What’s your strategy for refuelling your car?
Or more precisely, what’s your trigger for action?
- Seeing the fuel indicator get to 1/2 full or perhaps a 1/4?
- Maybe it's reframing the dial and seeing that it's 3/4 empty?
- Hearing the alarm tell you the tank is approaching empty?
- Filling up every Saturday morning?
- Heading for fuel when you’ve a long journey ahead?
- When you notice a cheap price?
- Only when you start to feel the panic about running out of petrol?
- When you pass your favourite petrol station (for a while I frequented one such location due to the M&S food shop on site)
- When you stop for a comfort break
- When waiting to pick up the kids from a class
- Or something else entirely?
- Perhaps it's about exploring other options instead of a petrol fuelled car - electric? taxi and/or car hire.
- Lowest price
- Lowest total annual cost
- Lowest total lifetime cost
- Retain maximum resale value for the car
- Managing cashflow
- Engine friendly - which I believe supports not leaving it till the alarm has gone off as we stir the bottom of the tank!
- Minimising disruption to your day
- Minimising detours
- Efficient use of time
- Access to car 100% of time with 150 miles capacity
- Reducing stress
- Predictability of your schedule
Criteria that each result in a very different trigger for refuelling.
You see, I’ve always resisted refuelling the car and my strategy for years, ok decades, has been the sound of the indicator telling me I have x miles till I run out!! Little did I know, whilst using this example on a recent supplier management workshop, that in addition to helping expand delegates’ thinking about the triggers suppliers might have for taking action to avoid problems, it would help me solve my own resistance to refuelling.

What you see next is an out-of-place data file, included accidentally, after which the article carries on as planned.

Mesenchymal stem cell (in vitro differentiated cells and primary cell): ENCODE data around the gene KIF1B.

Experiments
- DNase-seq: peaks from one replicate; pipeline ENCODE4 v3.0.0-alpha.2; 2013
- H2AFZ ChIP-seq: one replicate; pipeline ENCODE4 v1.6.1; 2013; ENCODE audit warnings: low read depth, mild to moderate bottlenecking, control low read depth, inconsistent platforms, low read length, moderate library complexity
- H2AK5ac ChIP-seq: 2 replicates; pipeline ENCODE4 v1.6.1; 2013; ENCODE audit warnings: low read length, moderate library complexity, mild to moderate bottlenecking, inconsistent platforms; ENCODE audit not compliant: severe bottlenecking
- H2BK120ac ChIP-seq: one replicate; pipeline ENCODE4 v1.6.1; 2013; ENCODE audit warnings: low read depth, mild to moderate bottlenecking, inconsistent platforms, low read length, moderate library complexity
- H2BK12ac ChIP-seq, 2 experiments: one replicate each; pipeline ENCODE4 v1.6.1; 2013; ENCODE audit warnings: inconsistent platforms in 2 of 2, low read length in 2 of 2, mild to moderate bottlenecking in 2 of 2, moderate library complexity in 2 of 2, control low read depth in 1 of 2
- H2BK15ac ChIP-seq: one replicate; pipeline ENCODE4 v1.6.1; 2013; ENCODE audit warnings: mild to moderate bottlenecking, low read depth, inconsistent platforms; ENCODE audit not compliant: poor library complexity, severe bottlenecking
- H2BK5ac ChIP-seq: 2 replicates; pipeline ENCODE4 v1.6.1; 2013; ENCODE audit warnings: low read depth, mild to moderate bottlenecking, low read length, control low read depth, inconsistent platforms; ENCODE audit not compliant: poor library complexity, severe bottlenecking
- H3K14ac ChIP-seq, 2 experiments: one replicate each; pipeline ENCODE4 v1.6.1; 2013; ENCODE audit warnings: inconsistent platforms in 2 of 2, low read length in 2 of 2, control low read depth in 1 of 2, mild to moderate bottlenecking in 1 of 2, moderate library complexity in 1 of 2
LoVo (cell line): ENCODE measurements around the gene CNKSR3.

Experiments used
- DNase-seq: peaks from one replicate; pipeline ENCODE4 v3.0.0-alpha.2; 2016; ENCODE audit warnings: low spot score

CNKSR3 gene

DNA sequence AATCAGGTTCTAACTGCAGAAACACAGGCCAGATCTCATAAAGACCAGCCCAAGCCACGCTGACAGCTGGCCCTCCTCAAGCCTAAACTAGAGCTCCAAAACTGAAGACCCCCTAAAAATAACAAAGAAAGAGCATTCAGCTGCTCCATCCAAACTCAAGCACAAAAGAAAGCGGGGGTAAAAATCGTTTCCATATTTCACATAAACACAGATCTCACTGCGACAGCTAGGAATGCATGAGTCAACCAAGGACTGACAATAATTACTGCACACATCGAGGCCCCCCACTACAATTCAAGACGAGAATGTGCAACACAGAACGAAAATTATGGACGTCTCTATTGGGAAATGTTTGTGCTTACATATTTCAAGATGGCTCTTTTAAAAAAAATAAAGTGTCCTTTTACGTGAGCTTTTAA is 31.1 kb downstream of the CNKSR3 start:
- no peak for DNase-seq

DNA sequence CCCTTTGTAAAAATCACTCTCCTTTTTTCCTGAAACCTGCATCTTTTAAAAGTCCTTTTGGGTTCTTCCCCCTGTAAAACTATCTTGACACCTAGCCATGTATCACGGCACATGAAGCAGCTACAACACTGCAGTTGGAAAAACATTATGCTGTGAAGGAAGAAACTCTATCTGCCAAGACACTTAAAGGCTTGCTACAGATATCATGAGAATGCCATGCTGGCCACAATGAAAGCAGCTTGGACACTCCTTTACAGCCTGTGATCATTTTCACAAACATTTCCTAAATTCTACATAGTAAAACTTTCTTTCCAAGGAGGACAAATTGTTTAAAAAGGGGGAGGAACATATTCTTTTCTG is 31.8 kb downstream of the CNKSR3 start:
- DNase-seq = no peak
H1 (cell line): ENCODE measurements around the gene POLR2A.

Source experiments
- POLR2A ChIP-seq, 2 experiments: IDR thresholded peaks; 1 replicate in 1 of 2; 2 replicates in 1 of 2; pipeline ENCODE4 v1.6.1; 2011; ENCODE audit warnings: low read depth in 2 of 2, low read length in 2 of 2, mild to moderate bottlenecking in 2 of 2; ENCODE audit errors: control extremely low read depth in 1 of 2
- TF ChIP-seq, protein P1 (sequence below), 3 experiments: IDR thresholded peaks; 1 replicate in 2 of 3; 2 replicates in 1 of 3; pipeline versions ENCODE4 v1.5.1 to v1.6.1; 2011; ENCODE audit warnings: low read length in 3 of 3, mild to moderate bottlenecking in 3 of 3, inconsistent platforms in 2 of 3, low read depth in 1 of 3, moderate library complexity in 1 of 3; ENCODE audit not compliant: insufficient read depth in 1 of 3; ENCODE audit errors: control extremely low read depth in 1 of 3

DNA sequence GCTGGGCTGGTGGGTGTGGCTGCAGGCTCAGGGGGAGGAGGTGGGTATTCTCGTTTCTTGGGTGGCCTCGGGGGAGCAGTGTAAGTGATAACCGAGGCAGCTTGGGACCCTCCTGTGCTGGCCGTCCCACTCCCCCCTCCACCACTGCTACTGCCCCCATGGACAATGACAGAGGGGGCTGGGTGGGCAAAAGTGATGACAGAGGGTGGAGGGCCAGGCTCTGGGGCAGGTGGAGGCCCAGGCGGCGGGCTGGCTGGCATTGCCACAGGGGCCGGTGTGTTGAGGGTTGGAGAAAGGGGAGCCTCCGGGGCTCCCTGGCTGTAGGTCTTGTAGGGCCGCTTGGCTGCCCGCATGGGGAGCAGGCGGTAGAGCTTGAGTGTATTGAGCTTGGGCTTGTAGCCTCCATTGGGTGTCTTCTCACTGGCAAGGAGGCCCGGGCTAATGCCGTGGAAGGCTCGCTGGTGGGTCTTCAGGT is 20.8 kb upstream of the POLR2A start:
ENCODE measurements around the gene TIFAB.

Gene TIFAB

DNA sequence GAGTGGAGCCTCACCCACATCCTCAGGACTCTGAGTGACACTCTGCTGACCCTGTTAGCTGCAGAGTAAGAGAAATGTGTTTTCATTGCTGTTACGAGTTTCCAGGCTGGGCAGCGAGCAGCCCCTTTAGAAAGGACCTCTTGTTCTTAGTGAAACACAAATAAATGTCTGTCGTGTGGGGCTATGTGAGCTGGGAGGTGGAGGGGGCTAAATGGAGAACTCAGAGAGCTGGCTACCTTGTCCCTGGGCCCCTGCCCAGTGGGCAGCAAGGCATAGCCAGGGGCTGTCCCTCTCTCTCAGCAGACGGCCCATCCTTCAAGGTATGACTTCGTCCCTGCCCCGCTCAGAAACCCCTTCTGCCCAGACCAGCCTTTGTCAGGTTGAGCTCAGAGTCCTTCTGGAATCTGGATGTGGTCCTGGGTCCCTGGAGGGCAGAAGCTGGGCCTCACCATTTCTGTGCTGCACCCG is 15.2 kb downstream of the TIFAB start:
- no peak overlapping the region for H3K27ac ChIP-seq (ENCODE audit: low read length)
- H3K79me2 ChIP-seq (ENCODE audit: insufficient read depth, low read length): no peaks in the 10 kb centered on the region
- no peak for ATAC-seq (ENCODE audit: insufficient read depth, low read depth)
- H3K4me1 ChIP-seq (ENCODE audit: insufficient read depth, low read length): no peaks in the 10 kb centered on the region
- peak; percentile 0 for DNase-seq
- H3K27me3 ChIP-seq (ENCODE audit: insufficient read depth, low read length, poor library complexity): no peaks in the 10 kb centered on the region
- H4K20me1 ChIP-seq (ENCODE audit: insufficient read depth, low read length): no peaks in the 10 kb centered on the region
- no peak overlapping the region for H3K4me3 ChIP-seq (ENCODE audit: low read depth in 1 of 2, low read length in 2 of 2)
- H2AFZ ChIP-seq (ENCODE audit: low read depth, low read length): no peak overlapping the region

Understanding the decision making criteria and arising trigger people use for action can be a very useful tool for problem solving.
For example, in the supplier relationship management workshop we were discussing complaints being received about the service provided by a supplier. A supplier who believed their service was 5* worthy, and yet user feedback suggested it was *2. Once we started to explore the criteria both parties might have for taking action, it wasn't hard to see how problems might have arisen.
Even in the LikedIn post on the subject of refuelling the car it's easy to understand how the different criteria people are using could lead to heated debates if we were needing to find one optimal strategy for fuelling the car:
- One fueller discounting the criteria for minimising stress (ie avoid the alarm strategy),
- Another calculating the annual saving of always buying at the lowest price, and
- Another getting annoyed at the frequency of arriving late for meetings having had to refuel to get to their destination.
The Purchasing Coach
You might also find the post about using nature as our coach for supplier relationship management interesting.